HMS Brazen (1808)

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Career (UK) Royal Navy Ensign
Name: HMS Brazen
Ordered: 6 November 1794; cancelled 1799 and re-instated later
Builder: Portsmouth Dockyard, M/Shipwright Nicholas Diddams
Laid down: 15 June 1807
Launched: 26 May 1808
Fate: Broken up July 1848
General characteristics
Class and type: Britten class
Type: Ship sloop
Tonnage: 421 57/94 bm
Length: 110 ft 3 in (33.60 m) (overall)
90 ft 9.875 in (27.7 m) (keel)
Beam: 29 ft 6.5 in (9.004 m)
  • Unladen: 8 ft 0 in (2.44 m)
  • Laden: 11 ft 9 in (3.58 m)
Depth of hold: 8 ft 6 in (2.59 m)
Propulsion: Sails
  • UD=18 x 32-pounder carronades
  • QD=6 x 12-pounder carronades
  • Fc=2 x 12-pounder carronades + 2 x 6-pounder guns

HMS Brazen (1808) was a Bittern class 18-gun Royal Navy sloop, launched in 1808.[1] Though she served during the Napoleonic Wars, she appears to have missed any combat whatsoever, and to have taken no prizes. However, in the 1820s she served with the West Africa Squadron working to suppress the slave trade. In this service she captured numerous slavers and liberated over 2000 slaves. Blazer ended her career as a floating chapel and was broken up in 1848.

Napoleonic Wars

She was commissioned by Commander Lewis Shepard in July 1808, for the Jamaica station.[1] Shepard was promoted to Post-captain on 21 October 1810. From October 1810 she was under the command of Richard Plummer Davies, still on the Jamaica station.[1]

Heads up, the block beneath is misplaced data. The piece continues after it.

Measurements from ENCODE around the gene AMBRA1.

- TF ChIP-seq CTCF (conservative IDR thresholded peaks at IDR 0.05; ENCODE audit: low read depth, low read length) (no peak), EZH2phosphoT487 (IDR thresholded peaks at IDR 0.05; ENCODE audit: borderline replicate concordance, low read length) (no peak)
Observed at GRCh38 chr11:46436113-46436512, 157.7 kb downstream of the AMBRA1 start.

Between June 1812 and August 1818 she was under the command of Commander James Stirling and for most of that time served in the West Indies.[2] After suffering damage in a hurricane in the Gulf of Mexico during an attack on New Orleans in the War of 1812, she was recalled to England for a maintenance survey, mooring at Spithead on 9 February 1813.

She sailed again on 4 June as escort for a convoy carrying stores and settlers to Churchill in Hudson Bay. On her return to England she received a commission in December to take the Duke of Brunswick to Holland. Then, between March and December 1814, she patrolled the Irish Sea and the Outer Hebrides in search of American vessels, leaving at the end of the year to return to the West Indies.

Brazen arrived at Barbados early in February and at the end of the month received a commission to take the news of the Treaty of Ghent, which ended the War of 1812, to Fort Bowyer, which had been captured by British forces, and to carry British troops under Lieutenant Harry Smith (later General Sir Harry Smith) to Havana and then back to England.[2] Her arrival at Fort Bowyer forestalled a British attack on Mobile.

Brazen left Mobile on 25 March 1815 and sailed from Havana on 4 April, returning home with General Sir John Lambert and a party of the 95th. Regiment, landing them at Portsmouth on 6 May.


Between November 1816 and January 1818, Brazen took part in surveys of the Venezuelan coast and a trading arrangement with Simon Bolivar's insurgents may have been agreed on board.[3] On 21 July 1818 she arrived in Portsmouth from Barbados, having made the voyage in 31 days.